Six years ago, there was only one high school for Kensington. Due to a large student population, Kensington divided into four campuses — Kensington Creative and Performing Arts, Business and Finance, Urban Education and Culinary Arts.
At Kensington Culinary Arts (KCA), some students aren’t cooking, but some are measuring up to new standards. Now, more health and science related classes are offered to students.
“We have developed different programs to reflect the health sciences, which we’re very proud of,” Principal James Williams said.
Now, students can chose between the dental program and health related technologies — which includes studies of anatomy, physiology and epidemiology.
“It’s an opportunity we never got before. It’s not in most schools and we get this, what other people never did,” ninth-grade dental program student Christine Bowser said. “All the teachers here are nice and they’re firm with us, but they teach us as well so, we respect them for that.”
Ninth-grader She’lae Dollard-Dukes said the new programs offer her a motivating atmosphere in which to learn.
“It separates us from the foolishness and people that just don’t care. It brings positive energy and it helps,” Dollard-Dukes said. “This school gives you more opportunity, and it gives us more stuff to do.”
Two anatomical correct medical manikins laid on two separate gurneys in the health related technologies classroom. Covered with bed sheets, the manikins are used during instructional periods.
Michael Rothstein has worked as a nurse for over 20 years and has taught health related technologies classes for a decade. Rothstein said he likes the drive of KCA students.
“[There’s] a lot more motivation here,” Rothstein said.
For an upcoming epidemiology class, students will learn about food borne illnesses. Rothstein has four teacher volunteers — acting as patients — read scripts and students have to interview them to determine which illness was present in the patients.
These new classes have led to the school’s proposed name change, Kensington Health Sciences Academy. According to school administration, the name change will be implemented for the next academic year.
“With the focus of changing the name of the school and increasing the relationships that we share with our community partners to provide more of a language that you’ll here with our upperclassmen, the word we constantly use is options. We want our kids to have options in terms of what they can do and whatever they opt to do we want them ready for that experience,” Williams said.
In his fourth year, Williams called KCA students “the difference makers.” He said the relationships with students make KCA special.
“We’re a smaller school which is a great benefit. We know every kid in the school. We know their families. There’s a certain rapport we have that is apart of the culture of the school that allows us to raise the academic bar,” Williams said.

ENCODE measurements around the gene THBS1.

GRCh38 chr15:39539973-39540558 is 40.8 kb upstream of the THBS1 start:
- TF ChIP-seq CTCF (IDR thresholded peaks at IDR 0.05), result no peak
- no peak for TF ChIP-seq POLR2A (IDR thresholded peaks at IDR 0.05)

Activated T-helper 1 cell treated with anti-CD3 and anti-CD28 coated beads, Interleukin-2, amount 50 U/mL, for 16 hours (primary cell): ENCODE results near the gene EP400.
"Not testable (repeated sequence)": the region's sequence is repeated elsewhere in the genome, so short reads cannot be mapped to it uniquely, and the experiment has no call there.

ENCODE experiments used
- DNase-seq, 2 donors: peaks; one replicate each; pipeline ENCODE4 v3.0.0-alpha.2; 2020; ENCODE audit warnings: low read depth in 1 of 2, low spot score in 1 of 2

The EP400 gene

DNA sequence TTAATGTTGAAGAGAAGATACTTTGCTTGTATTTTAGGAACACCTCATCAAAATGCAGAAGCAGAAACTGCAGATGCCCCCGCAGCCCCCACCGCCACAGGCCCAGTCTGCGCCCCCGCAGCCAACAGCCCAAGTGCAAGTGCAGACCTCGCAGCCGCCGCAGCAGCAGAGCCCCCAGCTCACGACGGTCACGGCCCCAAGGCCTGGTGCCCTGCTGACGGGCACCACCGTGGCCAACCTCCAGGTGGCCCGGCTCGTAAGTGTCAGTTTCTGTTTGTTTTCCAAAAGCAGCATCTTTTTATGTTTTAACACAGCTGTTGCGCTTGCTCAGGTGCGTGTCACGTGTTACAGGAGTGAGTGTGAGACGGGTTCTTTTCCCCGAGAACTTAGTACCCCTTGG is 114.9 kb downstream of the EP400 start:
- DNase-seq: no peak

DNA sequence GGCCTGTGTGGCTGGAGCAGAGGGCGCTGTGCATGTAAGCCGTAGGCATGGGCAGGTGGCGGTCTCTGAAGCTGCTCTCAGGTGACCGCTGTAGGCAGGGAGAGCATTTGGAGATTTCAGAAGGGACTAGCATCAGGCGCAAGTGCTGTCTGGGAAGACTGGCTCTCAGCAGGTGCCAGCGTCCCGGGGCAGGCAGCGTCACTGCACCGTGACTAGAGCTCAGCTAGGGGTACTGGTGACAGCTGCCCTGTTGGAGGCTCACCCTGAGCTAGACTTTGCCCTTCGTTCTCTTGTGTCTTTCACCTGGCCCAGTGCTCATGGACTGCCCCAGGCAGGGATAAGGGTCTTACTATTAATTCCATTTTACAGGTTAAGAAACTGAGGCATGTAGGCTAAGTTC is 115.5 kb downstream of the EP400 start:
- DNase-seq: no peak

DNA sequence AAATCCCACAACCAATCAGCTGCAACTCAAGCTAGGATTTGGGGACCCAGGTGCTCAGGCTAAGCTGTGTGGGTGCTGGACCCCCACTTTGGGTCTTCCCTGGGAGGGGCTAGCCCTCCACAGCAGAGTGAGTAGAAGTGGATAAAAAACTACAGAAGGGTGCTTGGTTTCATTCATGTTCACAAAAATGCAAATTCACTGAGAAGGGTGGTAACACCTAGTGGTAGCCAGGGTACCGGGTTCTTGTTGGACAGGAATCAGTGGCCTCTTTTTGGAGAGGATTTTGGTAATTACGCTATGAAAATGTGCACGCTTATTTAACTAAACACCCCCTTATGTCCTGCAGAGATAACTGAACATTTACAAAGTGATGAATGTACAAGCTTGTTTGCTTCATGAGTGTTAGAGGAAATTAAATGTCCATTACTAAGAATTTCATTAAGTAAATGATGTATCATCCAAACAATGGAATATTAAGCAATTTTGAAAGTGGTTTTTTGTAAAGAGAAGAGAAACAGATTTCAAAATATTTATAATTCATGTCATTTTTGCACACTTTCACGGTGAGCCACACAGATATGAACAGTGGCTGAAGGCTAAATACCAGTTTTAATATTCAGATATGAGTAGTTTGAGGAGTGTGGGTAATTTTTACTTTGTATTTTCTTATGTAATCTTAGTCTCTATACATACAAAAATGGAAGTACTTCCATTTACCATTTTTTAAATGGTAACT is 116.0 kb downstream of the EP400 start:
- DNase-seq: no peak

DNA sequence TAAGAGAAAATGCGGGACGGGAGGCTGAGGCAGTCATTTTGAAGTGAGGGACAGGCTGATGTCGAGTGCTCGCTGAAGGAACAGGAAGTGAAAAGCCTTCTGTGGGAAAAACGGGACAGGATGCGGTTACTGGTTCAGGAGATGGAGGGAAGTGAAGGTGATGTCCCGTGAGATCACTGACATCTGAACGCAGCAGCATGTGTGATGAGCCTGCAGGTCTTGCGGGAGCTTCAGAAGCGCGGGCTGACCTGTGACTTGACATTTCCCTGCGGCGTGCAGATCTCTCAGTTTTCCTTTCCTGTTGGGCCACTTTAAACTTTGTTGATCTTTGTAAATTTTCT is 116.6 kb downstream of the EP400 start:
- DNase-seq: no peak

“The thing that makes our school unique is the fact that just about everyone here has bought into our vision of how a school should be. We feel we have a mission as opposed to jobs. We’re going to bring about a good education for these kids and to enhance their future,” Dean of Students Ed Green said. “I think my job is to change lives.”
In a pre-calculus math class, seniors Quram King and Flor Melendez reviewed their homework. Both students had high PSSAs scores and took AP government and AP English courses.
“The AP classes really prepare you for college. In terms of enrolling, they really help you with every single step and the counselors are good and help you apply,” King said.
He is interested in majoring in music production and theater in college.
“Mr. Williams is always trying. They really want to give you a challenge and right now, there’s a push,” Melendez said.
She has been accepted into Penn State Berks.
During a health class, students discussed factors of the obesity issue among Americans and how to combat this problem with proper nutrition. Health and physical education teacher, Brian Zufolo had students watch the 2004 Morgan Spurlock documentary, “Super Size Me.”
“There are some things that catch their attention. In nutrition, we talk about things like fast food or things kind of related to them and their pretty interested in it,” Zufolo said.
In his fourth year, Zufolo said he likes teaching health and physical education because it is practical and relatable to students.
“I enjoy teaching my content. I feel that this is something that they can all relate to. This is information that they need everyday. These things they need for life. This is basic living skills. So I feel like I have an important job,” Zufolo said.